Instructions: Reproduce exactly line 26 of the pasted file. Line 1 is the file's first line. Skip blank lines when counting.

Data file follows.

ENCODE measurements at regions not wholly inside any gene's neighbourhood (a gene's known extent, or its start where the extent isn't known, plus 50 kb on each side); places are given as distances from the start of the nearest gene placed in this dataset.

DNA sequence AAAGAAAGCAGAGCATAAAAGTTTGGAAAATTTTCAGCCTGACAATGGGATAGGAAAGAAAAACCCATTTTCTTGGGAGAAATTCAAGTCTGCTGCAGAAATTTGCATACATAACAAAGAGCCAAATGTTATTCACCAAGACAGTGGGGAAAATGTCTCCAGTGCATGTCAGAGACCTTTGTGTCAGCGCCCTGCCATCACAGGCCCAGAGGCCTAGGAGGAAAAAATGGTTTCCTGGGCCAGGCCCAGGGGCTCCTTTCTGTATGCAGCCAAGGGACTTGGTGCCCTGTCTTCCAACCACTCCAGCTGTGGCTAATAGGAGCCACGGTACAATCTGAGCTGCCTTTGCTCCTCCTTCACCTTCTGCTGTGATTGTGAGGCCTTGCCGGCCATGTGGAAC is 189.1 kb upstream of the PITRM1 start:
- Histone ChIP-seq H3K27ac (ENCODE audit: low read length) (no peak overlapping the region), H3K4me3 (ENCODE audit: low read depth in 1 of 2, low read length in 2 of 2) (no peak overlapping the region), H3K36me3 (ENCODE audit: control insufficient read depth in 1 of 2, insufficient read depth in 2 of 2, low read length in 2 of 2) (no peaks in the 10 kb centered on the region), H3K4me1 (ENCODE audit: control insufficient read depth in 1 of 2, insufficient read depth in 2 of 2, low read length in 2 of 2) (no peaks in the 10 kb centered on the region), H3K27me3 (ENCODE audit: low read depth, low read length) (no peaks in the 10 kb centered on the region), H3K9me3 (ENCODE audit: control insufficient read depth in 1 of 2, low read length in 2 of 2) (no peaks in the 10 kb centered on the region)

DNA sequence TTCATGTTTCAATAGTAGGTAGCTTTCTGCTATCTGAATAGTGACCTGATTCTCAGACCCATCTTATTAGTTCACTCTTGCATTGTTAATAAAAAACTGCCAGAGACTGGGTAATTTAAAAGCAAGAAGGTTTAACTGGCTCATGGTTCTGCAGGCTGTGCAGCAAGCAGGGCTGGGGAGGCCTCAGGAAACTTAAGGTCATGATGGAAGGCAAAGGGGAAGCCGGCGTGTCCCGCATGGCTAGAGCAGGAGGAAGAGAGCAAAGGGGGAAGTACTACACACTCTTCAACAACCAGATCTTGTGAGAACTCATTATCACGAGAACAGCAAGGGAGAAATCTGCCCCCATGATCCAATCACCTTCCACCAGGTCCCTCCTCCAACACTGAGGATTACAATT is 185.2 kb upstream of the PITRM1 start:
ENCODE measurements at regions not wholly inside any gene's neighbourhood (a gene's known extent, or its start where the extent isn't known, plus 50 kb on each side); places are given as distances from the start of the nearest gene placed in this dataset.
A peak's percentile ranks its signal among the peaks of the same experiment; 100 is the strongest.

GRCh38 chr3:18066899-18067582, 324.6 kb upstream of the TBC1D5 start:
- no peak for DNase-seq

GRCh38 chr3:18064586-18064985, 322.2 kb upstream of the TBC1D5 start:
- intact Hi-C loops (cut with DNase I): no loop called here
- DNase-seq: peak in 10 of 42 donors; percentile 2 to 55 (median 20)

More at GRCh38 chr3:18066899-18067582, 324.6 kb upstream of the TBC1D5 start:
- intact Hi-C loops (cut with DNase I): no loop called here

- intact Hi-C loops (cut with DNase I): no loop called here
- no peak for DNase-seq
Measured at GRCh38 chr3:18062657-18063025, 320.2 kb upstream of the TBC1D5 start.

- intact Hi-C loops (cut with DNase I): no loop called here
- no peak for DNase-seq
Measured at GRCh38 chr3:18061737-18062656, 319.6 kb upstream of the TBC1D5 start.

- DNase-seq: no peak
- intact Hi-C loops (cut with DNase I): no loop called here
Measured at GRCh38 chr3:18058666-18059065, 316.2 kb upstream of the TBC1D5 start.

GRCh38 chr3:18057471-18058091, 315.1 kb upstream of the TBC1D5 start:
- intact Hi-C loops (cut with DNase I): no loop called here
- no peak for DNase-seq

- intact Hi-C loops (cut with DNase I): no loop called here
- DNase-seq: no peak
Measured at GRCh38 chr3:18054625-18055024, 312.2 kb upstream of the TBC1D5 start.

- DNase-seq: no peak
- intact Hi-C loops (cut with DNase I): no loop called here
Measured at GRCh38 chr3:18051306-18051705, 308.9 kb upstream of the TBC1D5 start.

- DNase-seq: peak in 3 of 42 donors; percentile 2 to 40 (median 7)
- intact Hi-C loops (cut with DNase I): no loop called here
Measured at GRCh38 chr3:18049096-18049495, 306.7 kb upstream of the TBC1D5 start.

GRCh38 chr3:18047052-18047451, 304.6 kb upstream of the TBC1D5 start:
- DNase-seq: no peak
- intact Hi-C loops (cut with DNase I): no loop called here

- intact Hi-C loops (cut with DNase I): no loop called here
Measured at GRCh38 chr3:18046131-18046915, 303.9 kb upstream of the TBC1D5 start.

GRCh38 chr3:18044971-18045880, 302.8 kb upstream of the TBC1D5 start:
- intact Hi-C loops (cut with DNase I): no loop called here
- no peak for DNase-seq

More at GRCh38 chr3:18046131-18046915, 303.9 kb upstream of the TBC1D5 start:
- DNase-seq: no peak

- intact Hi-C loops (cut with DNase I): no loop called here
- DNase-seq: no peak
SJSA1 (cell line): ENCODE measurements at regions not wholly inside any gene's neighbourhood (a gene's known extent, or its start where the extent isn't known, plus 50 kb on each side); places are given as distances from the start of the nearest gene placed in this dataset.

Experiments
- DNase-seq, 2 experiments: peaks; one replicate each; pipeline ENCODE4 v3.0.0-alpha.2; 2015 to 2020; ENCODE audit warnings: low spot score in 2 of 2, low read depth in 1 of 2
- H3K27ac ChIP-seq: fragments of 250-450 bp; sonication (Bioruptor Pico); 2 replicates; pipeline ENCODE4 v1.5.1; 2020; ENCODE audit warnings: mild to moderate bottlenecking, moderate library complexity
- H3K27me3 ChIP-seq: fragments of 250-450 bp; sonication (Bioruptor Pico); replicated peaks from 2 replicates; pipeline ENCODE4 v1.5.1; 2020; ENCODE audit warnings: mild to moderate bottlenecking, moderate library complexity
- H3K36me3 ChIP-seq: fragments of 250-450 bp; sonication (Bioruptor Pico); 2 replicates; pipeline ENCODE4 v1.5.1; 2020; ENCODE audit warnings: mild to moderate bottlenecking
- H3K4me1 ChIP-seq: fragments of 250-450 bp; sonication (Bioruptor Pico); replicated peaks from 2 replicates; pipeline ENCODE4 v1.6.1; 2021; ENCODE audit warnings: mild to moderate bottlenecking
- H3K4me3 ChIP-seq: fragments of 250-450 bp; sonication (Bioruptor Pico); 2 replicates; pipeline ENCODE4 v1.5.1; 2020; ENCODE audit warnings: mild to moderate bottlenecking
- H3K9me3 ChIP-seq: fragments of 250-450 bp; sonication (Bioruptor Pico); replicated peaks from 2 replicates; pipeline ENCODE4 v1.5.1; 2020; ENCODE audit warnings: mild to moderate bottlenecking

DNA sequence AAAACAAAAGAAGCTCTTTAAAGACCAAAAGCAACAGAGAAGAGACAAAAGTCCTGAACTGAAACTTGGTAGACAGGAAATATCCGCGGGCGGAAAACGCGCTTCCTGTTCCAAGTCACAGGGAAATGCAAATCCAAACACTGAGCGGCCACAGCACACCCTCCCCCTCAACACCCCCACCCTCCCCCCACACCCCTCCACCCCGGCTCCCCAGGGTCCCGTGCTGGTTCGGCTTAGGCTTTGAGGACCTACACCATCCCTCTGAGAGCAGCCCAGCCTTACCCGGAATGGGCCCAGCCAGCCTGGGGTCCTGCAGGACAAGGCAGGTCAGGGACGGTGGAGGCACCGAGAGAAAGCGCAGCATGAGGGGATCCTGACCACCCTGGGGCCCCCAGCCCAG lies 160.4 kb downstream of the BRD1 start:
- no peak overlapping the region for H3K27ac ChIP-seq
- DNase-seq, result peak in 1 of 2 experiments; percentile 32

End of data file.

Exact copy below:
- intact Hi-C loops (cut with DNase I): no loop called here